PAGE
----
Can Blood Levels of Ammonia Predict Risk and Frequency of Hepatic Encephalopathy in Patients With Cirrhosis?
Fasting levels of ammonia (NH3) in blood identify patients at risk for complications of overt hepatic encephalopathy (HE), researchers report in the June issue of Clinical Gastroenterology and Hepatology. Patients with HE might benefit from NH3-lowering therapy.
Humans have no repository for excess dietary nitrogen, so we convert excess dietary nitrogen into urea, which is excreted in urine. Urea cycle disorders and acute and chronic liver disease complicated by HE are associated with nitrogen retention. However, it is not clear whether increased levels of NH3 cause HE episodes, or whether its measurement can be used to predict patients who will develop HE. Guidelines state that high blood levels of NH3 alone do not add any diagnostic, staging, or prognostic value for patients with HE and chronic liver disease.
Blood NH3 is difficult to study, and studies typically report blood levels of NH3 during an HE episode rather than from patients in remission (in the absence of clinical evidence of HE). These are therefore of limited use in predicting the risk of future HE episodes or hospitalizations.
John M. Vierling analyzed results from a randomized, double-blind, placebo-controlled phase 2 study of glycerol phenylbutyrate in patients with cirrhosis and HE to determine whether fasting blood levels of NH3 in patients in remission were associated with risk or frequency of overt HE episodes and/or HE-related hospitalizations.
The found that the risk and frequency of HE episodes and HE-related hospitalizations correlated with baseline (mean, 51 ± 6 μmol/L; upper limit of normal, 35 μmol/L) and fasting levels of NH3 during the study. Risk increased greatly at levels >1.5-fold the upper limit of normal. Regardless of baseline level, NH3 exposure and the relative risk of HE episodes were decreased by glycerol phenylbutyrate.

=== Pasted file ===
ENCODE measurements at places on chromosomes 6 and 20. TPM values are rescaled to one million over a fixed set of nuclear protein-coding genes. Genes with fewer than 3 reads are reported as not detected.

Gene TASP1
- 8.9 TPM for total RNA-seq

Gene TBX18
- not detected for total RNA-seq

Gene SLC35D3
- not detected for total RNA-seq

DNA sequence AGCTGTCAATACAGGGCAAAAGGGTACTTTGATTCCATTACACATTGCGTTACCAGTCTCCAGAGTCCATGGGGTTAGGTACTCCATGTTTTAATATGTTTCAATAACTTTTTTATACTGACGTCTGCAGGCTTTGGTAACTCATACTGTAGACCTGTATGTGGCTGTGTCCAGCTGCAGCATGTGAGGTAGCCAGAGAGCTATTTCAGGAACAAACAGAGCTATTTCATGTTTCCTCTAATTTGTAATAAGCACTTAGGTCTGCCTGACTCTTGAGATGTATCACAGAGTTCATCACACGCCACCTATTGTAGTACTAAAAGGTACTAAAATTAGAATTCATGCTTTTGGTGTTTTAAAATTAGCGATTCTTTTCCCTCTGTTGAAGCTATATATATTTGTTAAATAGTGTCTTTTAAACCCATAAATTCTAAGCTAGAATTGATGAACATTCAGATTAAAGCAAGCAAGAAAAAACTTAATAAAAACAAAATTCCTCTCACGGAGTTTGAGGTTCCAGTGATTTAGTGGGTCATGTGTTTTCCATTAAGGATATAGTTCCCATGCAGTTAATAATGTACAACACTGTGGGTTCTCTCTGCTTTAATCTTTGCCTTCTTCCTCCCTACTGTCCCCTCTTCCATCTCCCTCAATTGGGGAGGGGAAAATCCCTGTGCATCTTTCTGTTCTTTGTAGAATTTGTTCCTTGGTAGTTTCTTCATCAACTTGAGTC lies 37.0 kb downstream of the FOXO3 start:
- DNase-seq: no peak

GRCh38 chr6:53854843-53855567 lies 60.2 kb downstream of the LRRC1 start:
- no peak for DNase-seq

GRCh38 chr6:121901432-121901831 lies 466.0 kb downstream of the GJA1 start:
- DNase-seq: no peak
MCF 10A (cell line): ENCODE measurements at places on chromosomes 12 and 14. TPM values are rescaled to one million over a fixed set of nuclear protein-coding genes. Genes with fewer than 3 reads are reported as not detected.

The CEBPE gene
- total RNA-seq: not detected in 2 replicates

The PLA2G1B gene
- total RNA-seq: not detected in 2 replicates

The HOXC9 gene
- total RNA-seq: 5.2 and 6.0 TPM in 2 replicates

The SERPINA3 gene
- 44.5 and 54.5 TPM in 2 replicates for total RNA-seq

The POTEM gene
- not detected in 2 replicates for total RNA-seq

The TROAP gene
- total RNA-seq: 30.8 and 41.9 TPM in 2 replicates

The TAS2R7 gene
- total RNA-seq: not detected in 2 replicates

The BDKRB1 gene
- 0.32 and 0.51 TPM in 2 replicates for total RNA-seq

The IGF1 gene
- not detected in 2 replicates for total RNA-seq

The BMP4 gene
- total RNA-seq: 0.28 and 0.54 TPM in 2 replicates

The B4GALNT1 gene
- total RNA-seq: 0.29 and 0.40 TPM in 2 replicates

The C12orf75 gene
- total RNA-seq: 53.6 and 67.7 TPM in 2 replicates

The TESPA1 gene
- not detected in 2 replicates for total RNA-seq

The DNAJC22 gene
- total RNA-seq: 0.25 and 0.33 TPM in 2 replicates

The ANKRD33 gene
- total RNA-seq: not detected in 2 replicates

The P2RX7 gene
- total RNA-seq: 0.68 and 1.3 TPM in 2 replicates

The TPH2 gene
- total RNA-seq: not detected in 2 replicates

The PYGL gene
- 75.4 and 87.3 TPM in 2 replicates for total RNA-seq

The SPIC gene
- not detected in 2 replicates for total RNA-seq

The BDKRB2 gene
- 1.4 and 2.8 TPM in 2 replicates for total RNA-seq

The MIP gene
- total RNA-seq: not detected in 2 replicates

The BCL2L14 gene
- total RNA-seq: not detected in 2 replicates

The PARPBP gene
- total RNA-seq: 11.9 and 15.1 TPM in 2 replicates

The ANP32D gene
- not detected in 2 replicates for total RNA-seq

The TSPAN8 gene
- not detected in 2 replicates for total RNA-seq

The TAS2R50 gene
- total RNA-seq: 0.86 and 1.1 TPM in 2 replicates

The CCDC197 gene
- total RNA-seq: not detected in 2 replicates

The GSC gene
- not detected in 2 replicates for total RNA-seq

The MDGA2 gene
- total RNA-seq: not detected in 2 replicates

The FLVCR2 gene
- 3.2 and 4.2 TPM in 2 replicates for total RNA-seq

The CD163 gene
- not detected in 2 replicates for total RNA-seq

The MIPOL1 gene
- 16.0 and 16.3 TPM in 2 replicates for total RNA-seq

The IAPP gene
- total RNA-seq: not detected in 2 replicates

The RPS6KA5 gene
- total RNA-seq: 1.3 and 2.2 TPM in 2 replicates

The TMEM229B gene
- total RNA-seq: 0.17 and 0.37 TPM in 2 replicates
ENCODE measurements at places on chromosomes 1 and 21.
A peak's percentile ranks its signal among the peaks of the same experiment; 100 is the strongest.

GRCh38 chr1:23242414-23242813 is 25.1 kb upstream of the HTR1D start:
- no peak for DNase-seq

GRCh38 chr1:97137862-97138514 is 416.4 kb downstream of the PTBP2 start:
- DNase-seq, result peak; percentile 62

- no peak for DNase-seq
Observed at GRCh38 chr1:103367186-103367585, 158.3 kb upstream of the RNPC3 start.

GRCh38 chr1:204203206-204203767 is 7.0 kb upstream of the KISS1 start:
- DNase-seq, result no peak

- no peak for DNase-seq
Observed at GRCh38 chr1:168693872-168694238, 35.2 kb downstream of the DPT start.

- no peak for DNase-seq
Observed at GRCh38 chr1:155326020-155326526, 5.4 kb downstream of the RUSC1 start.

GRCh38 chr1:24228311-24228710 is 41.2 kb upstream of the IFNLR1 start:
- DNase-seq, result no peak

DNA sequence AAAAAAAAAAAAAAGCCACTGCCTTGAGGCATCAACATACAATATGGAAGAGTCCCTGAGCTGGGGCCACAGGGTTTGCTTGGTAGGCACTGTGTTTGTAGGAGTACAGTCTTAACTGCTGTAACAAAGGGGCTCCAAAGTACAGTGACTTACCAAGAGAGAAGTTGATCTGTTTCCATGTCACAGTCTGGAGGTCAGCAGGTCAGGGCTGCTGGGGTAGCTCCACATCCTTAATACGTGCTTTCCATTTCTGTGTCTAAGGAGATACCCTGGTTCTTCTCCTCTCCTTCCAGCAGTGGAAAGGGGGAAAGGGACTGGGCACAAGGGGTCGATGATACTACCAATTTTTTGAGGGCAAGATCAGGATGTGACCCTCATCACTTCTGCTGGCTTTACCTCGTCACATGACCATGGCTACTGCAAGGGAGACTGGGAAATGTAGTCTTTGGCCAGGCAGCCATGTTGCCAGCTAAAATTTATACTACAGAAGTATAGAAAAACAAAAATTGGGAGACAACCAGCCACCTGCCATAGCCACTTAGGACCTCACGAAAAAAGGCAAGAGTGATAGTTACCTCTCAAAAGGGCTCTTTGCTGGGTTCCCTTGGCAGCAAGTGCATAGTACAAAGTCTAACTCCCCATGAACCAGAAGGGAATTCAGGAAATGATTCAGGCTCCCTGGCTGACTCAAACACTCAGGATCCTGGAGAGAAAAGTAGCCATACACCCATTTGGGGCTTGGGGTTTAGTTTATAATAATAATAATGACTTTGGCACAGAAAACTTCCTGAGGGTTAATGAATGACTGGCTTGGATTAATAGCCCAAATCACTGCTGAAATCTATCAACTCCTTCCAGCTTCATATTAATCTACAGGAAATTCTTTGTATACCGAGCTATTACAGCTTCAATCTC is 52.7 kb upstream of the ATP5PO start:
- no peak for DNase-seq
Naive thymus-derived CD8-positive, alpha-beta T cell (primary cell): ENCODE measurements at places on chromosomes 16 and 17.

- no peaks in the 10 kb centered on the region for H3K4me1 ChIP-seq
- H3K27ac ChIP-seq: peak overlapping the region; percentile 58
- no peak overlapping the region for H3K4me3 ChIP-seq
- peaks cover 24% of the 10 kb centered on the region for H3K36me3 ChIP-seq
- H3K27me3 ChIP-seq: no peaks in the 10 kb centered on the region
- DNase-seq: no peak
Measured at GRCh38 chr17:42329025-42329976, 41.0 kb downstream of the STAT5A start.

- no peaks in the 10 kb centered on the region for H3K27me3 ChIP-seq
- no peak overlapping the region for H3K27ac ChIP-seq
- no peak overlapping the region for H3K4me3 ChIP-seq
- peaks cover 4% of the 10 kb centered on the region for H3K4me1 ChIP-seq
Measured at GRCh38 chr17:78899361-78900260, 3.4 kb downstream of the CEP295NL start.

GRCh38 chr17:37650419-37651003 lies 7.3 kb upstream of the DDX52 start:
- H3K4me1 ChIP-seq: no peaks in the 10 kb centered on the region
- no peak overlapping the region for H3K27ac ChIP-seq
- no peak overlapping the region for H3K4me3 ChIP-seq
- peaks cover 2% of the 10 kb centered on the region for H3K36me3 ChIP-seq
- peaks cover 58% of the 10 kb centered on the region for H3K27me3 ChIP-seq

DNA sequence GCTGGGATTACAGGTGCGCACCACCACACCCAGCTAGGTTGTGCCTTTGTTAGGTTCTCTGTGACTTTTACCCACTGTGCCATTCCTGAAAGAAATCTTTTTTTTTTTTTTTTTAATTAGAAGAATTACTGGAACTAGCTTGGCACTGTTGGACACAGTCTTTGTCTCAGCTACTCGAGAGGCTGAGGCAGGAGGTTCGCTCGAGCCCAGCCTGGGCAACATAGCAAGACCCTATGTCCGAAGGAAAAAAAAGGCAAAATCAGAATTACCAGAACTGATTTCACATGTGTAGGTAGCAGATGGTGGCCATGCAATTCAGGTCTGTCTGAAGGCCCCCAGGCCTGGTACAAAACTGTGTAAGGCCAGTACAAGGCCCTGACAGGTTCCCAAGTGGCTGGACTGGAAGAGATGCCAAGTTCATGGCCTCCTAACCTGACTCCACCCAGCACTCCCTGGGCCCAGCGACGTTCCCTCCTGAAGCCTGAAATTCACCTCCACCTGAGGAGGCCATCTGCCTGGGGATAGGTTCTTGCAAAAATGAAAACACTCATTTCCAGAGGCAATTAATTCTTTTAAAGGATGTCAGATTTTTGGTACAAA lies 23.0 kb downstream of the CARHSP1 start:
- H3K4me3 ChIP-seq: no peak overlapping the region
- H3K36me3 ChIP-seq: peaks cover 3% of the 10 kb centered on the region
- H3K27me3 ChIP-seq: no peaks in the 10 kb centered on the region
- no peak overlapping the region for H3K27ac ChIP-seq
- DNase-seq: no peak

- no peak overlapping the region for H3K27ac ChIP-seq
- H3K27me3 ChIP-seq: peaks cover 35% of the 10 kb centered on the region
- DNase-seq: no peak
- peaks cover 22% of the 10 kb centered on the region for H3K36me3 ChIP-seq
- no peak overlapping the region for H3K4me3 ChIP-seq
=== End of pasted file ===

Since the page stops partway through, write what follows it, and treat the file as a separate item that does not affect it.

Vierling et al., explain that although the glycerol phenylbutyrate metabolites phenylbutyrate and phenylacetate have effects other than removal of waste nitrogen, the consistency of the relationship between NH3 and HE episodes and hospitalizations indicates that its observed effect is mediated by reduction of NH3.
However, the authors point out that the 178 patients in the study were included because they had 2 overt HE episodes in the prior 6 months, and might not represent all patients with cirrhosis and HE. Also, approximately a third of the patients were taking rifaximin and had higher levels of ammonia at baseline.
In patients with urea cycle disorders and HE, exposure of the central nervous system to increased levels of NH3 seems to increase risk for neurologic crises. Vierling et al., state that although they have not defined the mechanisms by which NH3 disrupts central nervous system function, their findings indicate that NH3 is not just a correlate, but a cause of HE, just as it is accepted as a cause of hyperammonemic crises in patients with urea cycle disorders.
Vierling et al., propose that fasting NH3 is useful in predicting HE-related morbidity and that patients with chronic liver disease might benefit from strategies to reduce plasma NH3 levels.